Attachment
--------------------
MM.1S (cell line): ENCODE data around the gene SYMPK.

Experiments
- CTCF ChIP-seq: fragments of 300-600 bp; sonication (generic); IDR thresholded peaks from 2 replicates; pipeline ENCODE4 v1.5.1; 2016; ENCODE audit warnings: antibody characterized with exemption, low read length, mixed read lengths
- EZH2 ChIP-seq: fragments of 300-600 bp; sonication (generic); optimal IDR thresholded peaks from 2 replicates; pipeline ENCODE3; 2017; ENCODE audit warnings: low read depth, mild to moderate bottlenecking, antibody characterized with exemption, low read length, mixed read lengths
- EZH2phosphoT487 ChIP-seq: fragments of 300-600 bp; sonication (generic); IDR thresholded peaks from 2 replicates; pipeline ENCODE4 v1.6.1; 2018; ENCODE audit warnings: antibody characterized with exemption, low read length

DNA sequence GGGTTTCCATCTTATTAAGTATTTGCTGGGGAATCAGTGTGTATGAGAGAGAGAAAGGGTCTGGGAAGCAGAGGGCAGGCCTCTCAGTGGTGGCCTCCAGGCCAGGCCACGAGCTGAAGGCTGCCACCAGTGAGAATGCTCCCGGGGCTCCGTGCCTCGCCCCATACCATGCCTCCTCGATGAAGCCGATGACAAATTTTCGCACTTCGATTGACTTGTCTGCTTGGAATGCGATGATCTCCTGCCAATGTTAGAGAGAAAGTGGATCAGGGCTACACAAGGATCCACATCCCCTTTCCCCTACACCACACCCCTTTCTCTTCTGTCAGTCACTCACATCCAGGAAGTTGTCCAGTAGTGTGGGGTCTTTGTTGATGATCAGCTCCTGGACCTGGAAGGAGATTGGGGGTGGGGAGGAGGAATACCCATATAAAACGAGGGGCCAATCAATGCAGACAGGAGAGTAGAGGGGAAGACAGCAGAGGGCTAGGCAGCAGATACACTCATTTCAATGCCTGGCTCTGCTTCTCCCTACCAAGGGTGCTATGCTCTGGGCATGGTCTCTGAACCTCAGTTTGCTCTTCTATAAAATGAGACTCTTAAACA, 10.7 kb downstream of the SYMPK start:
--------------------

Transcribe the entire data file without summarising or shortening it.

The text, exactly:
MM.1S (cell line): ENCODE data around the gene SYMPK.

Experiments
- CTCF ChIP-seq: fragments of 300-600 bp; sonication (generic); IDR thresholded peaks from 2 replicates; pipeline ENCODE4 v1.5.1; 2016; ENCODE audit warnings: antibody characterized with exemption, low read length, mixed read lengths
- EZH2 ChIP-seq: fragments of 300-600 bp; sonication (generic); optimal IDR thresholded peaks from 2 replicates; pipeline ENCODE3; 2017; ENCODE audit warnings: low read depth, mild to moderate bottlenecking, antibody characterized with exemption, low read length, mixed read lengths
- EZH2phosphoT487 ChIP-seq: fragments of 300-600 bp; sonication (generic); IDR thresholded peaks from 2 replicates; pipeline ENCODE4 v1.6.1; 2018; ENCODE audit warnings: antibody characterized with exemption, low read length

DNA sequence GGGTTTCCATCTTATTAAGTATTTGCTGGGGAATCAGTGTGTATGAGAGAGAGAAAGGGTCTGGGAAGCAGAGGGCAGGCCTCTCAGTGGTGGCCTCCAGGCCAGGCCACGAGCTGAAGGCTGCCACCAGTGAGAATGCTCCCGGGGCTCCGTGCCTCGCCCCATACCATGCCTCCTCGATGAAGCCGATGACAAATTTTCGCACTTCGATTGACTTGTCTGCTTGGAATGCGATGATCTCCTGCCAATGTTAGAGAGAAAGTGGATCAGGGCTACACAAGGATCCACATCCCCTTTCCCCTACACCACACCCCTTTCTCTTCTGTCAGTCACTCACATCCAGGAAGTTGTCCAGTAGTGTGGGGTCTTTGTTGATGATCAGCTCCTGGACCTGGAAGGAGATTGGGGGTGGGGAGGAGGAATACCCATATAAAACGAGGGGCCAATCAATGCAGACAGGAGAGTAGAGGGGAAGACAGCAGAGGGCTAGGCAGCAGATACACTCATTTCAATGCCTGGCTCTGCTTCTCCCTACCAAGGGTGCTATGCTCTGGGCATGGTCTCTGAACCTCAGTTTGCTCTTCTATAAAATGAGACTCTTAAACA, 10.7 kb downstream of the SYMPK start: